CHOOSING WHICH COURSE to put on the top of your CAO form is a stressful experience for any sixth year but when your parents are secretly writing to colleges that are thousands of miles away, well, that probably has you on edge a little more as you scan for your poet in English paper 2.
When Roisin Upton was doing her Leaving Cert at Crescent College in Limerick, she discovered that her mother had been in touch with schools in America to try and get her a field hockey scholarship.
Initially Upton was apprehensive about the idea but her mother’s letter writing has paid off big time. Upton has won the last two NCAA field hockey championships with the University of Connecticut (UCONN) Huskies as well as receiving a monstrous number of individual accolades.
Upton didn’t know what to make of her mother’s scheme at the time, and also wasn’t prepared for the sheer scale of American collegiate sports.
“I thought she was joking because I’m a complete homebird,” Upton said.
“But I thought about it and when I saw that I could home if I didn’t like it then I knew I had a bit of leeway.
“I also didn’t realise how time-consuming it would be and I was kind of blown away by the whole experience. Everything is taken care of for you – you have a physio if you need it, all your travel is planned out and you have an academic adviser to help you with your study.”
UConn also won the NCAA men’s basketball tournament last year and while the field hockey win won’t get the same publicity, Upton and her team-mates still have to put in an awful lot of work to keep themselves at the summit of their sport.
“We train six days a week so it can be pretty hectic,” Upton said.
“You would usually try to schedule all your classes between nine and two and then after that you would maybe do some film study with the coaches or see the physio. Then we train between three and half five and then some of the girls might have night lectures.”
As well as winning her second straight NCAA title this year, Upton has been a regular on the awards circuit, picking up nine accolades for her work this season including being named a First Team All-American and making the NCAA All-Tournament Team.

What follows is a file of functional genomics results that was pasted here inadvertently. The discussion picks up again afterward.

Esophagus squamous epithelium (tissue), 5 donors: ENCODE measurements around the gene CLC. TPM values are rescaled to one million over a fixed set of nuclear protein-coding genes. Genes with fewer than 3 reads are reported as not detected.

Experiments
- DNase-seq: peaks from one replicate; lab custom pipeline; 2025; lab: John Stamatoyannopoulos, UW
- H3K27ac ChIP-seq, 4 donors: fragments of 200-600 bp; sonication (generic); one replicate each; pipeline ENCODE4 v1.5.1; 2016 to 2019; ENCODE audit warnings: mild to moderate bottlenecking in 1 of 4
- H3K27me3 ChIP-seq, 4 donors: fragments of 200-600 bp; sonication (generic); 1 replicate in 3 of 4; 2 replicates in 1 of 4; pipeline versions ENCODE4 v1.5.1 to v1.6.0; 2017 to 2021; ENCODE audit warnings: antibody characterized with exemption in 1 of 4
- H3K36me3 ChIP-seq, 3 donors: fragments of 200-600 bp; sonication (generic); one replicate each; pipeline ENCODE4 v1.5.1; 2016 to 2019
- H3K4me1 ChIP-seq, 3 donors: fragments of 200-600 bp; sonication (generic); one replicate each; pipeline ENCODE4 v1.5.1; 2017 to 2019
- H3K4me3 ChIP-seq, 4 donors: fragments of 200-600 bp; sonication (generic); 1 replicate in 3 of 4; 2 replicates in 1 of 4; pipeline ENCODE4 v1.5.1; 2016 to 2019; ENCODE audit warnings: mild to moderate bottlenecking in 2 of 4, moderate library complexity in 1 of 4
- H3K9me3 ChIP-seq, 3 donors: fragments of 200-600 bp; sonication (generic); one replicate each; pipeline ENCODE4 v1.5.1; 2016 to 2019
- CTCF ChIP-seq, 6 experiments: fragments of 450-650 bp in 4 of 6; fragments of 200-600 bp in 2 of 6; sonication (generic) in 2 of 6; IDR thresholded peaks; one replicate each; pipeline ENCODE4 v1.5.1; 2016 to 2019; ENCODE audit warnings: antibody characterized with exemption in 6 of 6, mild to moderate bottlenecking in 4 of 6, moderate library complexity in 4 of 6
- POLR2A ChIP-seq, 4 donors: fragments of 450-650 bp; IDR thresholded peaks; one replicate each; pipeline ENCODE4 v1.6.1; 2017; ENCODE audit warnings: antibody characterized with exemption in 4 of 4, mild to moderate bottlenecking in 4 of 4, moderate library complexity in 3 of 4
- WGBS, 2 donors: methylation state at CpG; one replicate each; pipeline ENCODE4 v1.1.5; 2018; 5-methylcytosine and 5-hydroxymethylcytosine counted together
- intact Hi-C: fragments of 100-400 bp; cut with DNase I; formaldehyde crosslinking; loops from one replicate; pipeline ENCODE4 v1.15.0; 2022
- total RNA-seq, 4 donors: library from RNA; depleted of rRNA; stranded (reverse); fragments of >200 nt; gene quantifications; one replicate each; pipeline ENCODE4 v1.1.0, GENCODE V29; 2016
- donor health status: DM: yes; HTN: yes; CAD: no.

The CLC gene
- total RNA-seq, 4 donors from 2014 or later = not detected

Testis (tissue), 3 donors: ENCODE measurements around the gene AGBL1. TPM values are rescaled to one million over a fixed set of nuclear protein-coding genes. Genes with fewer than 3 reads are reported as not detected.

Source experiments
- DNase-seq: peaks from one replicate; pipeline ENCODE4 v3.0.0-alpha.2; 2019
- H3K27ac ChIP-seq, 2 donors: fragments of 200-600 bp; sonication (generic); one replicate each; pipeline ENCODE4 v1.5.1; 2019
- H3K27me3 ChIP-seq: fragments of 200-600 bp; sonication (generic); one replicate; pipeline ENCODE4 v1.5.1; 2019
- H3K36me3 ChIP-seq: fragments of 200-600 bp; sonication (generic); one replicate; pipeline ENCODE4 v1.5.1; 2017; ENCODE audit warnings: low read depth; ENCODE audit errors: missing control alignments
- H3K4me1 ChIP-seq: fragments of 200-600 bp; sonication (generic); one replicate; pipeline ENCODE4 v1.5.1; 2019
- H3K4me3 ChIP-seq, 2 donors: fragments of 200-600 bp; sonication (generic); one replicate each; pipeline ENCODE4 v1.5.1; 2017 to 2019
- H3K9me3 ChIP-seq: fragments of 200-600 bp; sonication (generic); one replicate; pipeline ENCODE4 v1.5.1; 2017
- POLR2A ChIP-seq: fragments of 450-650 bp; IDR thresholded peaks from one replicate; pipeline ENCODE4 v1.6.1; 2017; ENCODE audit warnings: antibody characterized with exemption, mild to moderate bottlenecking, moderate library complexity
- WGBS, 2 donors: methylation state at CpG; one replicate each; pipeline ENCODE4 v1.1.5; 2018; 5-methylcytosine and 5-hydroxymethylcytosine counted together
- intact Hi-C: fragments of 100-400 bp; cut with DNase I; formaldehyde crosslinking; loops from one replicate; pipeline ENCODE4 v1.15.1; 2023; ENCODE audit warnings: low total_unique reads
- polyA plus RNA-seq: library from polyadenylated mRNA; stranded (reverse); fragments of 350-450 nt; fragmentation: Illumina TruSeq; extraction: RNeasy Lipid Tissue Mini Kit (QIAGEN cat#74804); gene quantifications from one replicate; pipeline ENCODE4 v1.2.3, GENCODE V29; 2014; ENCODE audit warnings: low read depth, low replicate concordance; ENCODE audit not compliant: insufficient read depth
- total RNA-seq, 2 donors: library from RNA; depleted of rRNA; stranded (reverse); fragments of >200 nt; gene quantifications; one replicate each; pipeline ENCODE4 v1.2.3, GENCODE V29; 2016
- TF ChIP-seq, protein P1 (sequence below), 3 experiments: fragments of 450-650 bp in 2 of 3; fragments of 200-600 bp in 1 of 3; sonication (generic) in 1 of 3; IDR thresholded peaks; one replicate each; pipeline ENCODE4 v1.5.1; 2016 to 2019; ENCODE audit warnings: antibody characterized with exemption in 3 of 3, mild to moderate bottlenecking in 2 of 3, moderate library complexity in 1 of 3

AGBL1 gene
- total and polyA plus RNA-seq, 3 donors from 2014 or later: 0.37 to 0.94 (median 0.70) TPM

She was also nominated for the Honda Award, which is given to the best field hockey player in America each year.
With so much personal glory being heaped on her, it would be easy for Upton to set aside a couple of hours each day for basking but she has kept a humble outlook on her stellar campaign.
“It is not really about individual prizes for me really,” Upton said.
“America loves an award but I have always just tried to do my best for the team.”Source: BIG EAST Conference/YouTube
While her ego hasn’t yet ran wild with all her success, Upton’s family are very proud of her achievements. In fact, TheScore.ie first heard about her after her brother Sean sent in a glowing email outlining all of her various accolades, chock-full of links.
“Did he really?,” Upton laughed.
“Oh, that is so embarrassing. I’m going to kill him.”
Of course, outside of her field hockey career, there are plenty of other things that an Irish person needs to get used to when moving to America.
Your skin will crawl when you hear your new friends speak of potato chips, trash cans, candy and side walks, and you’ll suffer from grease withdrawals in your quest to find a decent fry.
“I missed a lot of things initially, just stuff like my friends and family and sleeping in my own bed,” Upton said. “Now it would be things like the chocolate and sausages – there is nothing in America like Cadburys or Dennys!”
Upton has already moved onto next season and the prospect of finishing her collegiate career with a lucrative three in-a-row. But away from the all the trophies, she has also reflected on an experience that most Irish sixth year students would kill for.
“I think I let it go over my head a little bit at first but it has really helped me grow up,” Upton said.
“It’s ridiculous – I’m 21 and I basically got to live in America for free for the last three years.”